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Bird Flu No Longer Only Asian Problem
Sonya Bryskine, Epoch Times Australia Staff

Bird flu is no longer an Asian virus, following its rapid proliferation across the heart of Western Europe. Since the beginning of February the virus has hit eight new countries and fears are raised that the spread will continue.

At a two-day summit in Brussels on February 15 health officials agreed on a plan to combat the looming bird flu pandemic.

The BBC reported that the steps approved at the meeting included the automatic creation of 3km protection zones and 10km surveillance zones around outbreaks in wild birds. Special "buffer zones", where poultry transport would be restricted, would be created in case the virus jumped from wild birds to domestic flocks.

"The establishment of these risk areas will help to define a disaster-free part of the country, which is obviously good for trade purposes," Philip Tod, a European Commission food safety spokesman, said in a BBC report.

These emergency measures came amid fresh confirmations from France and Egypt, which have detected the N5N1 strain in wild swans. By Valentine's Day the virus had also been confirmed in wild swans across Slovenia, Austria, Bulgaria, Germany, Denmark, Greece and Italy.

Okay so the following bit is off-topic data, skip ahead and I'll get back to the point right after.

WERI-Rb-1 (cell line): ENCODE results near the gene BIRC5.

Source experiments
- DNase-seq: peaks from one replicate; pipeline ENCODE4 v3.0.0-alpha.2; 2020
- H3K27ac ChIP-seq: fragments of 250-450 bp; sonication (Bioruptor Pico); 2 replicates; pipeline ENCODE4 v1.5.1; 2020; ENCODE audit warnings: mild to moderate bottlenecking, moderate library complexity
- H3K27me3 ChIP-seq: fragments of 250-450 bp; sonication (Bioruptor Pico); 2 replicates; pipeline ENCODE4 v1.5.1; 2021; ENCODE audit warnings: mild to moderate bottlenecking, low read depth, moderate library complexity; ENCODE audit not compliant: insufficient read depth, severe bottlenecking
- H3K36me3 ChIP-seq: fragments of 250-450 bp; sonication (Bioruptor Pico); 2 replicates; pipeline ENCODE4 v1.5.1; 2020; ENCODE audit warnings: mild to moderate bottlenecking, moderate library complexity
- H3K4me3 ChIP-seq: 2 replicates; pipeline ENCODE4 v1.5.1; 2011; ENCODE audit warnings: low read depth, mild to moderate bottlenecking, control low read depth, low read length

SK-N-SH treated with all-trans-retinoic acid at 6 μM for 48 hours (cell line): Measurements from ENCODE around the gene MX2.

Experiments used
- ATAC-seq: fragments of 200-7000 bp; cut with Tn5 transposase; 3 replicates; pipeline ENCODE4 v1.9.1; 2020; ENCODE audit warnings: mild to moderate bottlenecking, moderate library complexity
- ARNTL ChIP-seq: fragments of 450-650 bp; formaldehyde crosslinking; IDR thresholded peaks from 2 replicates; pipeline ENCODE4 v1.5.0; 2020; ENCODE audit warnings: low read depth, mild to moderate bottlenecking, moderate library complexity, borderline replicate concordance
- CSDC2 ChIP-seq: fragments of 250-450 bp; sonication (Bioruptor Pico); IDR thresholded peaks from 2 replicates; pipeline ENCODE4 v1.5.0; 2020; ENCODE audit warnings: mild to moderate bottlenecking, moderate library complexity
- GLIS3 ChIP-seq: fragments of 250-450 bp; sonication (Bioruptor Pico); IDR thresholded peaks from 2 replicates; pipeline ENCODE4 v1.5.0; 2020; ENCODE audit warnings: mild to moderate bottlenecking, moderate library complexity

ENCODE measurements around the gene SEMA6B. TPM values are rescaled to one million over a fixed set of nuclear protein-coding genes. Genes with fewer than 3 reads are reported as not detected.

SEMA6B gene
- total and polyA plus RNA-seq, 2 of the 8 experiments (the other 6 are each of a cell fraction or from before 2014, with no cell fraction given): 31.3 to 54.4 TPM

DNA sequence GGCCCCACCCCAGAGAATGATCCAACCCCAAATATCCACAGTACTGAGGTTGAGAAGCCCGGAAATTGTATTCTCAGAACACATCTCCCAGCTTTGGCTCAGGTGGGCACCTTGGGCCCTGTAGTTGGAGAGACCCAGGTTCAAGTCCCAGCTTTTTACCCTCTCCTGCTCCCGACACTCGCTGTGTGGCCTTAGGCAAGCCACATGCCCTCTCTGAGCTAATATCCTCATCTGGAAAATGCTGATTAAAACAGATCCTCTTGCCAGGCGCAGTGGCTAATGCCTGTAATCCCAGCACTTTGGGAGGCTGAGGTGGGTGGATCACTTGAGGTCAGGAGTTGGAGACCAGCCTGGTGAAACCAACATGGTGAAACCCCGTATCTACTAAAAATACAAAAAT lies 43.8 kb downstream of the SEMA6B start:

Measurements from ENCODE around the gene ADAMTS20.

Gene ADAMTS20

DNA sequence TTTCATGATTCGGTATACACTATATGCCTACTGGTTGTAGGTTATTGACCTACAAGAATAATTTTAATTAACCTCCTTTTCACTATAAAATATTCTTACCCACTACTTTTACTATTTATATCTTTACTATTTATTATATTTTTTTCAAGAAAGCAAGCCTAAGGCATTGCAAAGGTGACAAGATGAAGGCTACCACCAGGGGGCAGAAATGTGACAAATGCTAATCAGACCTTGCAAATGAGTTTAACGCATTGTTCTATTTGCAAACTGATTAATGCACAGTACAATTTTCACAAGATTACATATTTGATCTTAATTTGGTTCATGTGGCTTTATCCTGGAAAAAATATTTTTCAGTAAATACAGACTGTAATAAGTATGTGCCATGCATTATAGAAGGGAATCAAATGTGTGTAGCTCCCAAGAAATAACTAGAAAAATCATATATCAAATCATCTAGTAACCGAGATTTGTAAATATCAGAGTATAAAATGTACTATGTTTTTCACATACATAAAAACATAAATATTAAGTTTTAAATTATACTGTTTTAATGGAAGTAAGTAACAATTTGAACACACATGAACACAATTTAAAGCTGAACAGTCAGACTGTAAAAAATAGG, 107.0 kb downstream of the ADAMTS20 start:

The migration of birds from the Black Sea has been commonly blamed for the rapid spread of the virus. Some experts believe that the birds, trying to escape freezing temperatures, have carried the H5N1 strain into Germany and Denmark.

Little is known about how and where specific species migrate with the seasons, beyond broad patterns. "We will probably learn a lot about bird migration by discovering where the H5N1 virus crops up," said John Oxford, a virologist at Queen Mary Hospital in London, reported the New York Times.

Fears that the virus may jump from poultry to humans have seen chicken sales plunge 95 per cent in Greece and over 50 per cent in Italy, reported the Financial Express. If the disease continues to flare, the European Union's $24 billion poultry and egg industry may suffer a serious blow.

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